Blood and Steel (Throne of the Caesars, Book 2) Hardback
Part of the Throne of the Caesars series
From the bestselling author of WARRIOR OF ROME comes the second book in an epic new series set in third century Rome; a dramatic era of murder, coup, counter-rebellions and civil war.
In a world of battle and betrayal men will fight - and kill - to sit on the Throne of the Caesars.
Rome, AD238 Emperor Maximinus' reign hangs in the balance.
At the helm of an empire that is bleeding manpower and money to sustain his wars in the north, rebellions flare in the far reaches of its territories.
In Africa, Gordian the Elder and Younger are proclaimed as the new Augusti.
A family descending from the imperial bloodline, they represent a chance for the establishment to take back the empire.
In Rome, the first blood of the revolt is shed when an assassin murders Maximinus' prefect and announces to Rome that their ruler is dead and the Gordians have taken the throne.
Still bitter at having a soldier from the barracks wearing the imperial purple, the Senate endorses the rebellion: the Gordiani are hailed as Emperors.
But as chaos descends on the capital, news reaches Maximinus of the betrayal.
A man of war, he acts with decisive brutality and violence. On the dusty plains outside Carthage, bloody battle will determine the fate of the Roman empire.
- Format: Hardback
- Pages: 448 pages
- Publisher: HarperCollins Publishers
- Publication Date: 21/05/2015
- Category: Historical fiction
- ISBN: 9780007499885
Showing 1 - 1 of 1 reviews.
Review by janerawoof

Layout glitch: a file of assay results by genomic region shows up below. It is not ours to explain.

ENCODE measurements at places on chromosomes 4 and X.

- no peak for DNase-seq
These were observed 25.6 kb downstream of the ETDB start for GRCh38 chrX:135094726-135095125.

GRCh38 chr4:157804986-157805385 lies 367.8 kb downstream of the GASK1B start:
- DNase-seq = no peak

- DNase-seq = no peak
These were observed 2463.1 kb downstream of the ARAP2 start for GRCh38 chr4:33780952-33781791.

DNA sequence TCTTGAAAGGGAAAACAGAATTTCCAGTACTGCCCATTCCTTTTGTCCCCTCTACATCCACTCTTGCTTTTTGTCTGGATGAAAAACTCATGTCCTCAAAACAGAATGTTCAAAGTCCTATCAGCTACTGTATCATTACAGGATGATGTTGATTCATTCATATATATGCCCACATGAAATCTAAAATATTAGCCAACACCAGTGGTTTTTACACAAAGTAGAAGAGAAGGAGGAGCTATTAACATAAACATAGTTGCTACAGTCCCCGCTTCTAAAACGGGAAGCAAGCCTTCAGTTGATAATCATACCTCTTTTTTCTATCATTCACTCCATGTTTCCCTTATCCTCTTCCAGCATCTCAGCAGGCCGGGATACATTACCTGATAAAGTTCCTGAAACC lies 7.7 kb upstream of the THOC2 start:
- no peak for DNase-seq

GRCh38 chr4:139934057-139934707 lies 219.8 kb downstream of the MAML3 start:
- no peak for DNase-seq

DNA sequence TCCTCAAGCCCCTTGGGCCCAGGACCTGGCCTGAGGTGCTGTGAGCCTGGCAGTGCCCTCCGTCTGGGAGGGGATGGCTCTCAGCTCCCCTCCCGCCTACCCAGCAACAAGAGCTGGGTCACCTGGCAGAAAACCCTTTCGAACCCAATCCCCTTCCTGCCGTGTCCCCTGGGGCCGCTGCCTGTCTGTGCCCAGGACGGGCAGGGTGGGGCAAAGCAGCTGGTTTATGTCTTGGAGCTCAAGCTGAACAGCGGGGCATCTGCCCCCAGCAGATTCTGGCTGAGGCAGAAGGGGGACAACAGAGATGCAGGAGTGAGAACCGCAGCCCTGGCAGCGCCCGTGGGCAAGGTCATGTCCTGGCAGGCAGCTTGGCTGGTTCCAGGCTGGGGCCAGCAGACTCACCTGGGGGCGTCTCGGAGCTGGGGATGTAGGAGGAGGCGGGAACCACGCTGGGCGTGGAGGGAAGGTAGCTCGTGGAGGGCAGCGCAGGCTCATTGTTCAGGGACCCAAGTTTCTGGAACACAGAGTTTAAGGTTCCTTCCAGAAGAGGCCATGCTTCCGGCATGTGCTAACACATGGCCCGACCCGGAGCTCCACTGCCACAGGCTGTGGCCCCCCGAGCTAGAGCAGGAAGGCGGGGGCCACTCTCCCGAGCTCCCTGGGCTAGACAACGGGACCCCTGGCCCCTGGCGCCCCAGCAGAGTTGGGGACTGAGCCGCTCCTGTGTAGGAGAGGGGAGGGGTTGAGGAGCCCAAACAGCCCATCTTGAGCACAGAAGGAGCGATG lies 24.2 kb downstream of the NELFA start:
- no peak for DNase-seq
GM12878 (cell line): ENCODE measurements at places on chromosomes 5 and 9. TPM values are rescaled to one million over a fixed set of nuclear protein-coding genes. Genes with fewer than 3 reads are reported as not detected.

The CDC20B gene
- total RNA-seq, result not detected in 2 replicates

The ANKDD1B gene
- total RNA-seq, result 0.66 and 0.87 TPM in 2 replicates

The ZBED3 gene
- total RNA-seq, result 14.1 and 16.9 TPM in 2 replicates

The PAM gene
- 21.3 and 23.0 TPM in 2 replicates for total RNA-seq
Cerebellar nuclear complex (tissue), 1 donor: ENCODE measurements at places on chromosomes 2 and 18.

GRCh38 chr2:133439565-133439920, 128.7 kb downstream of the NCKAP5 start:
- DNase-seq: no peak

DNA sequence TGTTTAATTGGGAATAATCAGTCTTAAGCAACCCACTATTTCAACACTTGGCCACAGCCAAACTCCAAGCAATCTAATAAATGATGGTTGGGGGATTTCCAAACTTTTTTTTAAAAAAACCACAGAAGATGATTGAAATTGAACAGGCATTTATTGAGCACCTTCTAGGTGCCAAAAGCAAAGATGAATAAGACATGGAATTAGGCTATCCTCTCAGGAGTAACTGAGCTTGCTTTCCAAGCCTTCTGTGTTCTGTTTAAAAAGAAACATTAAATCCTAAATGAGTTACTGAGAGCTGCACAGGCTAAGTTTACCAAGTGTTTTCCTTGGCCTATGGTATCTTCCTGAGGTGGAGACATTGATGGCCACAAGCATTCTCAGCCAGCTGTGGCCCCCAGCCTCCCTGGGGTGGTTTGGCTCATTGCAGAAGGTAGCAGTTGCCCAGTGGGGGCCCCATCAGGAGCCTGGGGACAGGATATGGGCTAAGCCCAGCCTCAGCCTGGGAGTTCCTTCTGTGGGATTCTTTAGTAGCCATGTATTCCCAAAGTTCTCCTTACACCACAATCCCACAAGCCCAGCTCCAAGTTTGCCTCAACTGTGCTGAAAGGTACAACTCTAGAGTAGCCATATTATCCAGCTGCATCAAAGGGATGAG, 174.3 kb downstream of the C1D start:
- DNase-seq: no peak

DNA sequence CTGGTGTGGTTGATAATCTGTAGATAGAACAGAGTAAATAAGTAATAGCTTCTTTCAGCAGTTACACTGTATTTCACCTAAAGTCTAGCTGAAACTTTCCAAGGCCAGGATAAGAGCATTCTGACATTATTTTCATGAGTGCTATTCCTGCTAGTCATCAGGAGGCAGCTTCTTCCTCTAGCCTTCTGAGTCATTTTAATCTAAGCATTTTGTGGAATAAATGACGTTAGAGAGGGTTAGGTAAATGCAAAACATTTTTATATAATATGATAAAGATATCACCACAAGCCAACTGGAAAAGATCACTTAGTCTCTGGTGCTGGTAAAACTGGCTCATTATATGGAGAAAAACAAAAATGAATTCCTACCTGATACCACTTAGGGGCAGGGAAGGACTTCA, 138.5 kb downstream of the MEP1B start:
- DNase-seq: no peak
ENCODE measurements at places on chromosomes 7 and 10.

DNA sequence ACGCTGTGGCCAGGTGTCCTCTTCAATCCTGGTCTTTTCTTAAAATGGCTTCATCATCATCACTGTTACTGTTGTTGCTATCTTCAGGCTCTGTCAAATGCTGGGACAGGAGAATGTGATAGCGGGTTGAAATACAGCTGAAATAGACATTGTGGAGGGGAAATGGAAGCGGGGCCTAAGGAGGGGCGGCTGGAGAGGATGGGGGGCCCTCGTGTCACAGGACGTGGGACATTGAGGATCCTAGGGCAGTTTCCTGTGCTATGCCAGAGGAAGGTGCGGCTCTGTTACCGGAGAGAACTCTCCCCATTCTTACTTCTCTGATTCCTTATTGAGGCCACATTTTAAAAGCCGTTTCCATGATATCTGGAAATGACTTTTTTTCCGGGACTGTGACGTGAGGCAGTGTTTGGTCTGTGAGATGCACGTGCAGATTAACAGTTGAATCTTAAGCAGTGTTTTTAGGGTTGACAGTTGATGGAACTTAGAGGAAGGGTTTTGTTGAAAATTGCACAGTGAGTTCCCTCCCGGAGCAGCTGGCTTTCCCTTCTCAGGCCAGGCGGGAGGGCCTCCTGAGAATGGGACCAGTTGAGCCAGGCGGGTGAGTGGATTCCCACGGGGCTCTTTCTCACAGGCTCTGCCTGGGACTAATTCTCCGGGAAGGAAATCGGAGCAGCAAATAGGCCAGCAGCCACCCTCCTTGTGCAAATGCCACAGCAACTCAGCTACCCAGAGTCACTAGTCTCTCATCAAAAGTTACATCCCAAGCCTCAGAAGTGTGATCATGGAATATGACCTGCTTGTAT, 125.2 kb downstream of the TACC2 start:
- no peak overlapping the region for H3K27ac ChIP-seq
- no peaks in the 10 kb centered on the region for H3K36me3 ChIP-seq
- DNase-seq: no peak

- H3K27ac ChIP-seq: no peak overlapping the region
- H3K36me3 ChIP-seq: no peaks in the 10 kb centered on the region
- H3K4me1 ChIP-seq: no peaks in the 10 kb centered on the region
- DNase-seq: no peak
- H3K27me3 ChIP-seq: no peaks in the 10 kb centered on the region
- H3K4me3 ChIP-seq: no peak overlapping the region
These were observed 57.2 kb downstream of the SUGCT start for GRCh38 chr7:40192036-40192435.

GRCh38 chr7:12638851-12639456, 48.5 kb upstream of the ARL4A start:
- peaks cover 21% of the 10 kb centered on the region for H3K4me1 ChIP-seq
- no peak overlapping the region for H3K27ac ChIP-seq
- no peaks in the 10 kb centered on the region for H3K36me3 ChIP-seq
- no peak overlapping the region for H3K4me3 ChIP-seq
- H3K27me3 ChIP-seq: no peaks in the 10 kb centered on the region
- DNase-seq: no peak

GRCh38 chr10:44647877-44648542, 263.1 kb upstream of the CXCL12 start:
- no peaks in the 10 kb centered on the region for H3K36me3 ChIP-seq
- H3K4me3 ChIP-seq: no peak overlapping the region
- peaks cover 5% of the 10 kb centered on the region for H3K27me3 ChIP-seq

This well-written volume picks up where Iron and Rust left off. Maximinus has become a tyrant, concerned only with his Northern army. The main theme is the Gordian Revolt against Maximinus Thrax. The Gordianii, father and son, are acclaimed joint emperors, although Maximinus still lives. First blood is drawn: the Praetorian Prefect, Vitalianus is stabbed to death by Menophilus, a senator and Gordian supporter. Father and son are declared emperors by the Senate; Maximinus is hated for his policies, cruelty, and uncouthness. The book consisted of several subplots like Book 1 in the series, with many of the same characters, now aligned either for or against Maximus and for or against the Gordianii. Conspiracies, treachery, and betrayal run heavily through the book. We also see the seamy side of life in that period as represented by a die-cutter--never named, who has a secret life, a knife-boy, and a prostitute. The Machiavellian action switches between Gordian supporters and Maximinus supporters, with side trips to the slums of the Subura and to battle with Sassanid Persians, now a rising power. Outstanding moments for me: an exciting wild animal hunt in Africa, also an ambush of brigands in Spain. Maximus's winter battle against the Iazyges Sarmations had my blood pumping, as well as the Battle of Carrhae against the Sassanids and final face-off between the Gordianii and Capelius, Governor of Numidia in Africa, at Carthage. The elder Gordian and Capelius had hated each other for years and both fought hard.The stories of several characters still left alive at novel's end lack closure; maybe that will come further along. Some of the sex depicted was too graphic for me but I suppose it fits in with the stories of Iunia Fadilla, the abused wife of Maximinus's dissolute son, Maximus, and of the prostitute, Caenis, forced into that life by necessity. She dreams of escaping and finding a decent husband. That would remove the stigma of infamia from her. I wish the author would have softened the sex aspect. I saw no point to the chapter on the mime performance; the book would have lost nothing with its being left out. I could sympathize with Maximinus as far as he saw himself, not because of his actions and the way he presented himself to the outside world, that didn't know his motivations. Most characters were reprehensible. The author followed the same format: maps, lists of characters--one short with only the most important, the other with everyone as they first appeared in the novel, and other supplementary material.Highly recommended. I urge people to read a little on the Year of the Six Emperors beforehand, and on the six individuals. This novel covers the first three.